Catching Up With Dan Deacon
By Matt Grosinger on September 14, 2012
To put it lightly, Dan Deacon is fucking busy. In addition to releasing his latest LP America, the excellent, expansive follow-up to 2009’s Bromst that explores the possibilities of confluence between the digital and acoustic realms, Deacon has also just recorded a collaborative effort with So Percussion and conceptualized a light-synchronizing smartphone app for his live shows. I caught up with Dan right before he prepared to take off for his European tour to talk him about the limitations of perfection, feeling like Christopher Walken, and hopefully someday soundtracking video games. Check it out below.
MG: I recently saw a live show of yours. What drives you to have such intense crowd participation at your concerts?
DD: I think it initially started because I was playing to pre-sequenced tracks. For one, I played in really chaotic environments and on the floor, and two, all I would really do on the computer was like, okay, do the next pre-written thing now! So I would do as much as I could live and let the computer take care of the rest. Monotony is the wrong word, but it is also the right word. When you play along to the same music without any deviation every night, it starts to eat away at my brain, even though what I was doing was the hardware manipulation of my voice with the oscillator and vocoder – that was like the macrostructure, and the microstructure was still up for improvisation and night-to-night changes. But I like to jam, and it is sometimes difficult to do when you’re dealing with an iPod, because the iPod is not really the best jammer. So audience is the one thing that would change night to night, and it would allow me to walk away from the tracks and experiment, improvise, and just have another level of the performance that could be altered. I sort of fell in love with that idea unknowingly.
MG: The video for “True Thrush” encapsulates the idea of subtle mutation and the corruption of replication. Is that a concept that you were conscious of while writing America?
DD: Definitely. I like to think of there being three realms of making realms for music. You have the acoustic realm, and then you have the digital realm, and the analogue realm. All of them have their pros and cons, and for most of them the cons are the limitations. But the limitations that the devices have are what I like to focus on, because it is the limitation that each of those particular instruments have that make them fun to work with and push the barriers of what they can and cannot do. So when you work with humans, you have that human feel, and that human feel is imperfection. Even the most virtuosic player is never going to play the same waveform twice. They could play the same thing I don’t know how many times and you’d still have slight imperfections, and that is different from what would happen with a computer and what would happen with an analogue set. I both love endless repetition without any change in any capacity, and I also love the idea that something can never exist twice.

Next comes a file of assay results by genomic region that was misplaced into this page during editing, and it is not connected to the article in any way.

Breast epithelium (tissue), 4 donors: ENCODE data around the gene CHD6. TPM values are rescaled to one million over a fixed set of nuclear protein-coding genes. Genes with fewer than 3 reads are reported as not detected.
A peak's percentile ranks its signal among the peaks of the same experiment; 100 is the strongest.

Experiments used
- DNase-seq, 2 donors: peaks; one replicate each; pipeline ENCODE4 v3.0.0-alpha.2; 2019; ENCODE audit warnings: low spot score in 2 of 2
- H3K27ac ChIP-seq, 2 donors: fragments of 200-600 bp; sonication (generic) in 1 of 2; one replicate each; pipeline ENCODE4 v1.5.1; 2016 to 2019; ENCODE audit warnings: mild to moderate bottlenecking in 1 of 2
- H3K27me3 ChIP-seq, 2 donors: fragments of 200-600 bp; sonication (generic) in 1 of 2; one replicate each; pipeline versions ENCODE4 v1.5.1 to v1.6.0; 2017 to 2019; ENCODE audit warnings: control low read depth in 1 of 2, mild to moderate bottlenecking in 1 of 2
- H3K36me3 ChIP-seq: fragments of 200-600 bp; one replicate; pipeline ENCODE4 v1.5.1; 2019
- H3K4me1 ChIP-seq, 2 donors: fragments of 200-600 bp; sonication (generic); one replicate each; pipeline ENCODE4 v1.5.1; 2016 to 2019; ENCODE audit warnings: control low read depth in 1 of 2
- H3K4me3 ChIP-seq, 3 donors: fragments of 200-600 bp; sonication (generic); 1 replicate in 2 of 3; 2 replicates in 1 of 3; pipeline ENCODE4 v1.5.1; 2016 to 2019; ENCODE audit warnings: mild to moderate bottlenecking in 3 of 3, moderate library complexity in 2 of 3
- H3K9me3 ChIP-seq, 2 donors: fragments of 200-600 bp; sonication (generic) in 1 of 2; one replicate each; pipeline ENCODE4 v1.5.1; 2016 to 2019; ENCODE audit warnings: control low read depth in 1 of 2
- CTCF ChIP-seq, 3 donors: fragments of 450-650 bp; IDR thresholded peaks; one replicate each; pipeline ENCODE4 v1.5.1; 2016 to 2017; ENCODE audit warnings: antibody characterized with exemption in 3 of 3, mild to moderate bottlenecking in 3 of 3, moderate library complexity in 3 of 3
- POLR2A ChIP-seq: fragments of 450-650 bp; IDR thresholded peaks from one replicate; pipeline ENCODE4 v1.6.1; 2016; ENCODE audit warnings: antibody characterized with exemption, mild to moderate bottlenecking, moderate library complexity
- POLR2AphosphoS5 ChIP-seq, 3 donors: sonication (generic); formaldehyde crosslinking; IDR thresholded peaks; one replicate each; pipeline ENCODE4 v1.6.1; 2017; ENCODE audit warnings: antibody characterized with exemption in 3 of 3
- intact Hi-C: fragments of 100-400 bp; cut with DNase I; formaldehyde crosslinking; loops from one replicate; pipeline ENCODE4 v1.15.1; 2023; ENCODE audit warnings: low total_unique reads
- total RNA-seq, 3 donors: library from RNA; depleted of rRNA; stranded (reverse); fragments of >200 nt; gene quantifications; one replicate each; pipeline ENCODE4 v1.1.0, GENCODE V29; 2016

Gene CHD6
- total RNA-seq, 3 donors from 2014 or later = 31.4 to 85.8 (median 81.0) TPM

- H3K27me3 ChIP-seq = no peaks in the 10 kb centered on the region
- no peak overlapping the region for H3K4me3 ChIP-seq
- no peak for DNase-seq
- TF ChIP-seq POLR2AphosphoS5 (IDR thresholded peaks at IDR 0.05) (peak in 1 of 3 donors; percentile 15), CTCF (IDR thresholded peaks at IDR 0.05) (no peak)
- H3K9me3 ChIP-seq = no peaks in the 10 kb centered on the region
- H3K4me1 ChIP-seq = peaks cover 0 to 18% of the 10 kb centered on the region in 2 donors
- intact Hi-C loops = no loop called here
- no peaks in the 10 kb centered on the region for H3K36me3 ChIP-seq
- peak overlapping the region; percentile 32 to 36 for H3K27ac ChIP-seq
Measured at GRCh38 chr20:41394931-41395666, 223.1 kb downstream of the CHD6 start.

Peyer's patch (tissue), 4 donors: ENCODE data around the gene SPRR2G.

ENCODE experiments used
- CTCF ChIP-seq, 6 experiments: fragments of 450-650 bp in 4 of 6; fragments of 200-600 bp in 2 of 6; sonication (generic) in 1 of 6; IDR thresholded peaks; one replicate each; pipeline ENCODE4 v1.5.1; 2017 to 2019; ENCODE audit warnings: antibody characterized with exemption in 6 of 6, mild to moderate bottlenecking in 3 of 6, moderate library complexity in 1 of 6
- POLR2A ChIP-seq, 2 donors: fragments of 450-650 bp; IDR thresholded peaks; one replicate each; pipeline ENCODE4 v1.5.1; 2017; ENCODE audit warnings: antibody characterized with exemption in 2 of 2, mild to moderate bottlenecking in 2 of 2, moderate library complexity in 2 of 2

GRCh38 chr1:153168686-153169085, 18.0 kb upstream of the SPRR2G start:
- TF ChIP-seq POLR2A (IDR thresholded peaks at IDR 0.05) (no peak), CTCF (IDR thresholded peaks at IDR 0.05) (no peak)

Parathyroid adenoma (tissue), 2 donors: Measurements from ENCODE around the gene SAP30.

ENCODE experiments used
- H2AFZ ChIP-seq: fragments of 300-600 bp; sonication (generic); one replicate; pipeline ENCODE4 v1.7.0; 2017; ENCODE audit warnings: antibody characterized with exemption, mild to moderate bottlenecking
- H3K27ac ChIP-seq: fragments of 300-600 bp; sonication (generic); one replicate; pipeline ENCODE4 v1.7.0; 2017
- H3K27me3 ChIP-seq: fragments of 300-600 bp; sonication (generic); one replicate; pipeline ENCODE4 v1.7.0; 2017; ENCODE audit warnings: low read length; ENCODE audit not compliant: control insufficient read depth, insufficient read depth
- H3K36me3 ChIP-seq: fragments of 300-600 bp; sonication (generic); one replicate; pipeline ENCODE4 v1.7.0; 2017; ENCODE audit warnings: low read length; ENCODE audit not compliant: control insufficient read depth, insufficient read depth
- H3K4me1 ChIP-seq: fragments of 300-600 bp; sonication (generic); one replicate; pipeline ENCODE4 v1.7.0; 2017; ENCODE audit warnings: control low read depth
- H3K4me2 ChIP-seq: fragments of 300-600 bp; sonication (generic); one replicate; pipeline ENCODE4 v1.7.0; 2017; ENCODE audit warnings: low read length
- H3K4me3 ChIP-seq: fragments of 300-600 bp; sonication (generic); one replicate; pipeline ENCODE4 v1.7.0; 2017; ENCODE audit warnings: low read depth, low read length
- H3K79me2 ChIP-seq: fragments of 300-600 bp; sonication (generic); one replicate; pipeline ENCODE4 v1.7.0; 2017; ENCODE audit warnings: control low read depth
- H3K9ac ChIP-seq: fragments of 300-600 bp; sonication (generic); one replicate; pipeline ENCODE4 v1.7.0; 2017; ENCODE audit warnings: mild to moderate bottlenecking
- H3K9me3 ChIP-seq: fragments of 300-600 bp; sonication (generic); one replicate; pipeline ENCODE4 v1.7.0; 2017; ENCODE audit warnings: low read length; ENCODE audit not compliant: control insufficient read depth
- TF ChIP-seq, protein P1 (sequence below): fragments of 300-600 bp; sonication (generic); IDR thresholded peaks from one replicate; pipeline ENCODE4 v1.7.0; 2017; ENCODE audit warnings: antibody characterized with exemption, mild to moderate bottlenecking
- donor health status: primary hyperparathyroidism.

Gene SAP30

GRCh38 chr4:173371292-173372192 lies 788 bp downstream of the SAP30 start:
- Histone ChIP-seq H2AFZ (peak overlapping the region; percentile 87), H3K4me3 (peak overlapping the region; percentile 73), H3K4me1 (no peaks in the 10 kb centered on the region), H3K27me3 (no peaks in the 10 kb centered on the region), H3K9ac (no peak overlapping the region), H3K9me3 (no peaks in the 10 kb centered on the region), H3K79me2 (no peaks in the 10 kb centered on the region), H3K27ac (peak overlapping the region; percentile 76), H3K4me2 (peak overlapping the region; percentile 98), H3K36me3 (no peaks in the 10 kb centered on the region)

MG: How did the diversity of instrumentation on America contribute to the overarching goals of the album?
DD: To me it made sense to try and associate something positive in the dialogue, because I feel like so much that’s focused on in America right now is on the negative aspects of the country, which I also agree with. The government is fucked; corporations are not only taking over, but have taken over. But there is also this beauty to American culture that I think needs to be thought out. And to relate it to the differences among analogue, digital, and acoustic — that goes hand in hand, where the record has these layers and themes. I like to think of these layers and dichotomies that are just intermixing and to me that is what America is — just this pot, trying to homogenize a culture that is constantly mutating at the same time.
Teen, “Better” (Dan Deacon Remix)
[soundcloud url="http://api.soundcloud.com/tracks/58946351" iframe="true" /]
MG: What sort of headspace do you need to occupy in order to write music?
DD: I try to write music as often as possible, and sometimes it is when I am very stressed out and sometimes when I am very relaxed. I don’t know if there is a particular mindset. I’m sort of like Christopher Walken in that SNL skit where he is like that horrible psychic, and he can predict the near future, and it just sort of comes to him. I feel like that is how it sort of happens. I don’t know, maybe I am just trying to talk about Christopher Walken.
MG: Have you ever considered soundtracking video games?
DD: Oh yeah, I would love to do it. It is on my list of five-year goals.
MG: I would like to play the Dan Deacon video game.
DD: I would love for you to play it.
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